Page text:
I admit, there are days when I wonder if there is a God. I mean, days when I am worn thin from the onslaught of violence, the destruction of terrible weather, the cruelty of human beings and our tendency toward prejudice and bigotry and self entitlement, the nature of politics in this, and other countries, and a general discouraging sense of reality, I wonder about God. Where is God when this stuff is going on? When I hear an athlete or someone else state, “God was with me,” I always think, and God wasn’t with the losers? Why would God choose one person or one set of circumstances in which to intervene, but not another? Why would God answer some prayers and not others? It’s never good when I start down that path. Let’s just say, it’s a curious process to be a parish priest and wonder if God exists. It does a number on my spirit, not to mention the moral, ethical, and psychological challenges I have to navigate to reconcile this.
On other occasions, paradoxically also a “lowest of low days,” I have no doubt that God exists, that life will be transformed, that resurrection and new life are a reality, and that God is guiding everything toward the hope that God has for all of creation.
Regardless of which side of the dilemma I am wresting with, I always end up in the same place. Trust. I trust that God exists and that God desires me and you, all of us, all of creation, to live healthy lives that are reasonably happy.
The trust is a bit paradoxical, trusting that in which I have doubts. However, paradox is at the heart of our readings today, as we hear stories of people experiencing God in unexpected ways.
In 2 Kings Naaman is a powerful general and like many people of his stature he is a bit full of himself. Even when he is ill with leprosy, a horrible skin disease, he remains prideful and arrogant. It’s a bit surprising then that Naaman listens to the voice of an unnamed young slave girl as she directs him to Elisha, toward a source of healing. Less surprising is Naaman’s response to Elisha’s cure – bathing in a muddy river – who in their right mind would want to do that? But, eventually Naaman is persuaded to bathe and he is healed.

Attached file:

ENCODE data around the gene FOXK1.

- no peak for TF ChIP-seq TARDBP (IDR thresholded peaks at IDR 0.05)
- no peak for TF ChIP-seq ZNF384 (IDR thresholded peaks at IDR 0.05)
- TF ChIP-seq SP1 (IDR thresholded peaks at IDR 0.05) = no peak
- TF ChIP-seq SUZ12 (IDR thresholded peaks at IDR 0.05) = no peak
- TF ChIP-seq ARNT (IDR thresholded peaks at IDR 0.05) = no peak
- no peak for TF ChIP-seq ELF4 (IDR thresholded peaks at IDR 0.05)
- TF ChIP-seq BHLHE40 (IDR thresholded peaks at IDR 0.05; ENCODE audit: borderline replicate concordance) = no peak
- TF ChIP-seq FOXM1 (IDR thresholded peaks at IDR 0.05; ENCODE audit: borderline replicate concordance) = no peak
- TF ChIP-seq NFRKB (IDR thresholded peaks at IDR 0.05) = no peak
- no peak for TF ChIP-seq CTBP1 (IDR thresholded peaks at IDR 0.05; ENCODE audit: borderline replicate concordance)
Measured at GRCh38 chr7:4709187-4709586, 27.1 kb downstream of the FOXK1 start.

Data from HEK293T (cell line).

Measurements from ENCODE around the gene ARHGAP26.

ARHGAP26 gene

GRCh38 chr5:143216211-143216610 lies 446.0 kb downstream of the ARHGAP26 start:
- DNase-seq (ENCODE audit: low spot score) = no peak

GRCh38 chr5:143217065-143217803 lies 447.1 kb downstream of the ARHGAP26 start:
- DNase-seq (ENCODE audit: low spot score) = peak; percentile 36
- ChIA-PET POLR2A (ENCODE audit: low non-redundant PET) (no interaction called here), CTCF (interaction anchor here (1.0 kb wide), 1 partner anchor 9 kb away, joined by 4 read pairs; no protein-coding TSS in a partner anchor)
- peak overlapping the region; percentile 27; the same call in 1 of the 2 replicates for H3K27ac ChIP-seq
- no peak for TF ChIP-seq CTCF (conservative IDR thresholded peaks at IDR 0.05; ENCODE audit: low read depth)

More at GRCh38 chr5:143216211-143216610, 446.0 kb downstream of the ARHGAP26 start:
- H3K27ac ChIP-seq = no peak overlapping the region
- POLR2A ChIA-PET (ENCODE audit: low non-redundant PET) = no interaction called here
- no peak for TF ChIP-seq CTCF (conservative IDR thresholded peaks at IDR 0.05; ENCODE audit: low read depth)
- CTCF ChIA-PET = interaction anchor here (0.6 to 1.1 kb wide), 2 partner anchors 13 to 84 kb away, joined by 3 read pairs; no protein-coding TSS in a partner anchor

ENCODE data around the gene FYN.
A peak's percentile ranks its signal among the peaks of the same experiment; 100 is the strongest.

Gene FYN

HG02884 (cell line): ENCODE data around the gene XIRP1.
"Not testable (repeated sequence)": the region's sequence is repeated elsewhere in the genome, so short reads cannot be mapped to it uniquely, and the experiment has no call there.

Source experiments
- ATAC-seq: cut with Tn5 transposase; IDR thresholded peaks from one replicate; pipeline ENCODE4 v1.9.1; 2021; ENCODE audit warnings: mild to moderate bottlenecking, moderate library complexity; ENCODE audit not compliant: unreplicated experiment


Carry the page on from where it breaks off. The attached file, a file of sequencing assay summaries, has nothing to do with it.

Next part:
God shows up in unexpected ways, even to people like Naaman, people who have no faith and don’t believe in God.
The heart of the Gospel reading this morning conveys a similar idea. Jesus speaks of sending his disciples out - and today those disciples are you and me – sent out to share the Good News. Sent out too love generously, to help, to share, to grow in relationship with strangers and, if what we offer is rejected, our task is not to judge, but to let it be, shake the dust off our feet, and simply continue to share God’s love as generously as we can.
The readings remind us that the kingdom of God is an unfolding process. It’s a kingdom that requires us to not become stuck in safety, comfort, pride, or arrogance. Living in the kingdom of God we are asked to stretch ourselves in love and for the love of God...and in so doing open the way for God to come into the world anew this day, every day, in simple, ordinary ways. As we participate in the unfolding process of God’s kingdom we are formed and informed by our faith in God and in God’s love as it is revealed in the person of Jesus. 2000 years of Christians have been assured by this faith.
And yet, faith is paradoxical. Faith is wrestling. Faith is asking difficult questions that have no answers. Faith requires tenacity. Faith is the ability to live in the abstract, and manage one’s anxiety and desire for absolutes that never come. Faith is trust.
So, I guess I’ll have to keep wrestling with faith and belief, and the hope that I’ll recognize God when God shows up. Usually I only see God, like a beautiful sunset in my rearview mirror - something I might miss if I’m not looking, something I only see in hindsight. It’s for this reason, having seen God often enough in my rearview mirror, that I have come to trust that God is present. On those days when it gets really bad I just have to adjust the mirror and forge ahead.
a reflection on the readings for Proper 9C: 2nd Kings 5:1-14; Luke 10:1-11; 16-20